What is the role of genetics in the pathophysiology of thrombophlebitis?

Updated: Aug 31, 2020
  • Author: Padma Chitnavis, MD; Chief Editor: Dirk M Elston, MD  more...
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Answer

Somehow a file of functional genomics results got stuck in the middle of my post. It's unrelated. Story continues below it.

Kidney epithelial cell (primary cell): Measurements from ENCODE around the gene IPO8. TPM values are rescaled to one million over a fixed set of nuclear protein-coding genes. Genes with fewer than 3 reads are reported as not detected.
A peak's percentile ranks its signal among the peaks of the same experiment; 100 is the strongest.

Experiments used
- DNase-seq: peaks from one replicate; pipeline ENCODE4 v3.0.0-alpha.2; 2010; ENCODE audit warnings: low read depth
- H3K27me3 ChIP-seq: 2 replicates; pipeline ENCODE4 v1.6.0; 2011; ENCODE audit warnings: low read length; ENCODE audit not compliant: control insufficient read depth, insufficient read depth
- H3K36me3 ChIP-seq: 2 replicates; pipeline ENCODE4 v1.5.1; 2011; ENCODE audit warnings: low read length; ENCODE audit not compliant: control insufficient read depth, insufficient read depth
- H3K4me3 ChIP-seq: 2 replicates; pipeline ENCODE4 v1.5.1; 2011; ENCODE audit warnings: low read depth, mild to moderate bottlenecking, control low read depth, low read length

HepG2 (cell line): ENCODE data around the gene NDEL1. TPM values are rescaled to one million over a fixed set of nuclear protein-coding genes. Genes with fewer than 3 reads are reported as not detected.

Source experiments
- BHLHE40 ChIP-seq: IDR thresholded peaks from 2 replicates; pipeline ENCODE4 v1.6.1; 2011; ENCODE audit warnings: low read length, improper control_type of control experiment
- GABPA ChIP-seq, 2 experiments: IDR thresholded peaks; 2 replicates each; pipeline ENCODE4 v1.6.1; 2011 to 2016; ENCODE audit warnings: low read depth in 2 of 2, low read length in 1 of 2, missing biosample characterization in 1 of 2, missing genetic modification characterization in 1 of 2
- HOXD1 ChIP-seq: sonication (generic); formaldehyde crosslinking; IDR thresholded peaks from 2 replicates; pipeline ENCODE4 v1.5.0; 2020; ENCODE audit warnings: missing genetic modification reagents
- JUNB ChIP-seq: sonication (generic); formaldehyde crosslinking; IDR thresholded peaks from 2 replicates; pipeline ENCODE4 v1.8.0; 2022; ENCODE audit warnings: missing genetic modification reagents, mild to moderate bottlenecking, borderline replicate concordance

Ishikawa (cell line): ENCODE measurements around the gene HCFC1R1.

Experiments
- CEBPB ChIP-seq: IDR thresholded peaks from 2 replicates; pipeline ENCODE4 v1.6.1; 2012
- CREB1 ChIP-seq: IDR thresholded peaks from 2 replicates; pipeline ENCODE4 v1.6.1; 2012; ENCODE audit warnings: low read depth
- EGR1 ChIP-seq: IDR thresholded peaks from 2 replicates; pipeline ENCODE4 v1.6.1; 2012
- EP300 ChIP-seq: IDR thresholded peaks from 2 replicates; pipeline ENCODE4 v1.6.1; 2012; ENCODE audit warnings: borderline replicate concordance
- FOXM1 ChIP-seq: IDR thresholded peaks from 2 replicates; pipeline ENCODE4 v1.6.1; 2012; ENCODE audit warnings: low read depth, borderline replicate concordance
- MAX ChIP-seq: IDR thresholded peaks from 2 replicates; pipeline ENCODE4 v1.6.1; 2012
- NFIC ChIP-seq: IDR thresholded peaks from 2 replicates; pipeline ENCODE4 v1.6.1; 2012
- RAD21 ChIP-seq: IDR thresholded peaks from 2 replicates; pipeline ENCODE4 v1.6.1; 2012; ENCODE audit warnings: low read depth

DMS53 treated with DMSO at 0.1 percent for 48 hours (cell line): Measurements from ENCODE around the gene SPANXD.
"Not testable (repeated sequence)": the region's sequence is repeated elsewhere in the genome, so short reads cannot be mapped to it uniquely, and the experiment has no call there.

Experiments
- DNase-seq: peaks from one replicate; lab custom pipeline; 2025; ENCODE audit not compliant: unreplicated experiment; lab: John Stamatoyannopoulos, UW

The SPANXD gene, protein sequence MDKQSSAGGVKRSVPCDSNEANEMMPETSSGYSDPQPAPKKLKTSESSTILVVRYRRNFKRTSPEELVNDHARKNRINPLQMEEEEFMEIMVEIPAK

Resistance to activated protein C (APC) is the most common genetic risk factor associated with venous thrombosis. Most cases are due to a point mutation in the factor V gene (factor V Leiden FVL]), which subsequently prevents the cleavage and disruption of activated factor V by APC and thus promotes ongoing clot development. In approximately 3-8% of white adults, this mutation is heterozygous, conferring a 5-fold increased lifetime risk of venous thrombosis compared with the general population. [9] Double heterozygosity with FVL and protein C, protein S, or antithrombin deficiency is reported, and affected individuals have an increased risk of thrombosis. Women with FVL heterozygosity who are also taking oral contraceptives have a 35-fold increase in the risk of thrombosis. Homozygotes of FVL have an 80-fold increased risk for venous thromboembolism. [10]


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